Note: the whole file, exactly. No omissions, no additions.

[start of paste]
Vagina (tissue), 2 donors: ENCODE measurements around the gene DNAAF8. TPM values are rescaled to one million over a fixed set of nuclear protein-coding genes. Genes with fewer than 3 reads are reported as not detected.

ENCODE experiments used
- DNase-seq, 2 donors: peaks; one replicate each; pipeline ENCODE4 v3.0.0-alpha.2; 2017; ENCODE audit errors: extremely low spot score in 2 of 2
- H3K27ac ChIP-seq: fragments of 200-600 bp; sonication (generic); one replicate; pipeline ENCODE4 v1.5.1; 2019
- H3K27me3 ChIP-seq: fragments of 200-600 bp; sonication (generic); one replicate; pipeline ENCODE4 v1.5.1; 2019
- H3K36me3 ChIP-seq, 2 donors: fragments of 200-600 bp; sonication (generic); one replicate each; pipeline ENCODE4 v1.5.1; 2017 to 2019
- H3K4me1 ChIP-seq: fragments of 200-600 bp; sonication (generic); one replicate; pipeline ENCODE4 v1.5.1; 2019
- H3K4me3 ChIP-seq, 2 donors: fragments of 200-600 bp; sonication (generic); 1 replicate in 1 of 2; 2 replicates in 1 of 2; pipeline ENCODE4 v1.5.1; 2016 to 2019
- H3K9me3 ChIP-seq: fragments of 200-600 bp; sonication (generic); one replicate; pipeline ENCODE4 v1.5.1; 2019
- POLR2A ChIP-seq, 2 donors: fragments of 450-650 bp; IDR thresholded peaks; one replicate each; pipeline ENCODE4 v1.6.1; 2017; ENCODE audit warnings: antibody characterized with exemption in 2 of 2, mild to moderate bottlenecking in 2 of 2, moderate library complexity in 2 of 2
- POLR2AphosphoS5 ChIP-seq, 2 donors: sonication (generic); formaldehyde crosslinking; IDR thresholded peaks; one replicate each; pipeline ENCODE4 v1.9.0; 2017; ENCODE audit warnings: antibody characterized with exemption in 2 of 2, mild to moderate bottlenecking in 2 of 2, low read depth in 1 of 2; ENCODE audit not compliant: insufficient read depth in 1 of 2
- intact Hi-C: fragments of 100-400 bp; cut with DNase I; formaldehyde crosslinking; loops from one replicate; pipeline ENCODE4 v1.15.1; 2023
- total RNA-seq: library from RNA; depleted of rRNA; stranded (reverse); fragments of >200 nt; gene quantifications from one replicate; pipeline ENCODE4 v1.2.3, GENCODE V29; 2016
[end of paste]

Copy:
Vagina (tissue), 2 donors: ENCODE measurements around the gene DNAAF8. TPM values are rescaled to one million over a fixed set of nuclear protein-coding genes. Genes with fewer than 3 reads are reported as not detected.

ENCODE experiments used
- DNase-seq, 2 donors: peaks; one replicate each; pipeline ENCODE4 v3.0.0-alpha.2; 2017; ENCODE audit errors: extremely low spot score in 2 of 2
- H3K27ac ChIP-seq: fragments of 200-600 bp; sonication (generic); one replicate; pipeline ENCODE4 v1.5.1; 2019
- H3K27me3 ChIP-seq: fragments of 200-600 bp; sonication (generic); one replicate; pipeline ENCODE4 v1.5.1; 2019
- H3K36me3 ChIP-seq, 2 donors: fragments of 200-600 bp; sonication (generic); one replicate each; pipeline ENCODE4 v1.5.1; 2017 to 2019
- H3K4me1 ChIP-seq: fragments of 200-600 bp; sonication (generic); one replicate; pipeline ENCODE4 v1.5.1; 2019
- H3K4me3 ChIP-seq, 2 donors: fragments of 200-600 bp; sonication (generic); 1 replicate in 1 of 2; 2 replicates in 1 of 2; pipeline ENCODE4 v1.5.1; 2016 to 2019
- H3K9me3 ChIP-seq: fragments of 200-600 bp; sonication (generic); one replicate; pipeline ENCODE4 v1.5.1; 2019
- POLR2A ChIP-seq, 2 donors: fragments of 450-650 bp; IDR thresholded peaks; one replicate each; pipeline ENCODE4 v1.6.1; 2017; ENCODE audit warnings: antibody characterized with exemption in 2 of 2, mild to moderate bottlenecking in 2 of 2, moderate library complexity in 2 of 2
- POLR2AphosphoS5 ChIP-seq, 2 donors: sonication (generic); formaldehyde crosslinking; IDR thresholded peaks; one replicate each; pipeline ENCODE4 v1.9.0; 2017; ENCODE audit warnings: antibody characterized with exemption in 2 of 2, mild to moderate bottlenecking in 2 of 2, low read depth in 1 of 2; ENCODE audit not compliant: insufficient read depth in 1 of 2
- intact Hi-C: fragments of 100-400 bp; cut with DNase I; formaldehyde crosslinking; loops from one replicate; pipeline ENCODE4 v1.15.1; 2023
- total RNA-seq: library from RNA; depleted of rRNA; stranded (reverse); fragments of >200 nt; gene quantifications from one replicate; pipeline ENCODE4 v1.2.3, GENCODE V29; 2016